Link to Owner Dr. Robert B. Pamplin Jr.



Are the days of one house on one lot over? Residential Infill Program to be considered at City Hall next month

CONNECTION PHOTOS BY BILL GALLAGHER - Two of the once-ubiquitous anti-Residential Infiil Porgam signs can still be seen in the Multnomah neighbohood.The debate in Southwest Portland over whether higher density is our destiny is coming. It's going to be intense.

More people are moving to Portland since during the years after World War II and they need a place to live. The City of Portland is moving towards changing the rules that dictate what kind of housing can be built where. Changing them so that, in some cases, where once only a single-family home was allowed, as many as four smaller houses could be built.

Such a policy would increase housing density.

Here in Multnomah, we've been getting ready for this debate ever since those red, white and blue "Save Our Neighborhood" signs started popping up everywhere a few years ago. But now, just as a decisive vote by the City Council is imminent, those signs are gone and Don' is as dead as a MySpace page. More on that in a moment.

Jim Redden of the Portland Tribune, whose coverage is essential if you're interested in this debate, reports that Mayor Ted Wheeler says he's ready to bring the debate over density to City Council for a vote. Finally.

When Redden reported last summer that Wheeler wouldn't bring the Residential Infill Program (RIP) to Council, the word "contentious" was used a few times. "Contentious" is a few shades more intense than "lively" when describing a debate. Meaning, perhaps, that the mayor would rather have that debate now when there's a better chance of finding three votes to overhaul how Portland regulates what is built where. There's going to be a lot of citizen engagement on this issue, attracting lots of Portlanders who normally ignore City Hall.

I had coffee at Grand Central Baking the other day with someone who's been following the density debate pretty closely. "What it boils down to is, I don't want Annie Bloom's to go out of business," he said. He didn't have to explain that the upside of higher density is that it's good for businesses in Portland. And not just good for independent book stores.

Back in the late '60s there were nearly a dozen empty storefronts in Multnomah Village. Now there's just the space for lease next to Gastro Mania. The decision by Blue Star Donuts to open its eighth store on Southwest Capitol Highway is about more than just making expensive pastries available. It's a sign that intelligent money is being invested in the prospect of higher density.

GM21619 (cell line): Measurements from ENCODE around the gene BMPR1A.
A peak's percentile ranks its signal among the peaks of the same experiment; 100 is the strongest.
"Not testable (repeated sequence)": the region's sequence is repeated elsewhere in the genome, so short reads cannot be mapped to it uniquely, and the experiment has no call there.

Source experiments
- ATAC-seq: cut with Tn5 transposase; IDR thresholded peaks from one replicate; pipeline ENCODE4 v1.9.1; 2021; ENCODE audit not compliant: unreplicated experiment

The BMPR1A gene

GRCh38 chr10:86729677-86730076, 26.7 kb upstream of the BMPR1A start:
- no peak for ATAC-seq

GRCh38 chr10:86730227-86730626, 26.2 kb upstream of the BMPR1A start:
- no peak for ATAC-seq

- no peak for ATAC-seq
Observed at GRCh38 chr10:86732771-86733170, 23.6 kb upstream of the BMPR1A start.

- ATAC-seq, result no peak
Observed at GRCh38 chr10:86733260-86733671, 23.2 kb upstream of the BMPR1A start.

Then there are those who think rezoning for higher density is a terrible idea. The Multnomah neighborhood is ground zero for the effort to defeat RIP. Those signs I mentioned originated with, which was registered to an entity called Multnomah Village Association. The website never got much traction. "It seems that the number of visitors and page views on this site is too low to be displayed, sorry," is what one of those websites that tracks traffic on websites says. On Facebook it got zero likes but 33 shares.

Instead of using yard signs and a social media presence to fight higher density, Multnomah neighborhood activists have hired a lawyer from Eugene to challenge the city's plans in court. That challenge has generated reams of documents but no decisions on the legality of RIP.

So far, those who support the fight have donated "approximately $60,000" according to Jim Peterson, who's managing the Multnomah Neighborhood Association's legal challenge. He's also the designated "explainer" when television news crews come to the Multnomah Arts Center to do this story. "Our donations have come city wide and we are actively fundraising," Peterson assured the Southwest Connection.

One of the main objections from neighborhood association types all over Portland is that RIP would promote construction of rental units instead of single-family homes that people would own. The RIP critics also contend the new zoning scheme would mean fewer trees, more cars parking on the street and increased congestion.

Where do you stand? Are you for or against re-zoning most of Portland to allow for more multi-family options?

Be you homeowner or renter, you've got a dog in this fight. I looked up the zoning for my house. Built in 1969, I bought it just about 10 years ago. It's zoned R-7 which means one dwelling unit per 7,000 feet plus what we used to call a grandma apartment but which is now known as an additional dwelling unit, or ADU. Frankly, I haven't figured out what I could build on my lot should RIP go through. It's my sense that the property would increase in value. (If you want to see how your property is zoned, go to and enter Find My Zoning in Search.)

As Secretary of Defense Donald Rumsfeld famously said in February of 2002, "…there are known unknowns; that is to say there are some things we do not know." He was talking about weapons of mass destruction in Iraq. I'm talking about how this debate develops and what's decided.

Then there are "known knowns." Redden informs me that the Planning and Sustainability Commission will vote on RIP on March 12. If the vote is positive to change the rules, the City Council is expected to take it up and make a final decision some time this summer.

Care to share your thoughts?

Bill Gallagher


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